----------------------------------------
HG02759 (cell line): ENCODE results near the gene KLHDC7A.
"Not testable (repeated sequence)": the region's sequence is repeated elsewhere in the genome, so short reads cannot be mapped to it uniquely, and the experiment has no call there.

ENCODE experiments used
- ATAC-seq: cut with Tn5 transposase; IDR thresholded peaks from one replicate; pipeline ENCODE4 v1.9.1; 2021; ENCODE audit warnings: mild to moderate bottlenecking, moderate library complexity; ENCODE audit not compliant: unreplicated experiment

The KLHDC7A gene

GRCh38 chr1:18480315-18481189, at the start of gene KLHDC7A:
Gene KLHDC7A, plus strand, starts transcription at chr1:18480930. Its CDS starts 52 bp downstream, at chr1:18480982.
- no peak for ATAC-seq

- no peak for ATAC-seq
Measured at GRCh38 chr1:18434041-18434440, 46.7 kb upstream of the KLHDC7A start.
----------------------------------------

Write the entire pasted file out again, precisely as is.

HG02759 (cell line): ENCODE results near the gene KLHDC7A.
"Not testable (repeated sequence)": the region's sequence is repeated elsewhere in the genome, so short reads cannot be mapped to it uniquely, and the experiment has no call there.

ENCODE experiments used
- ATAC-seq: cut with Tn5 transposase; IDR thresholded peaks from one replicate; pipeline ENCODE4 v1.9.1; 2021; ENCODE audit warnings: mild to moderate bottlenecking, moderate library complexity; ENCODE audit not compliant: unreplicated experiment

The KLHDC7A gene

GRCh38 chr1:18480315-18481189, at the start of gene KLHDC7A:
Gene KLHDC7A, plus strand, starts transcription at chr1:18480930. Its CDS starts 52 bp downstream, at chr1:18480982.
- no peak for ATAC-seq

- no peak for ATAC-seq
Measured at GRCh38 chr1:18434041-18434440, 46.7 kb upstream of the KLHDC7A start.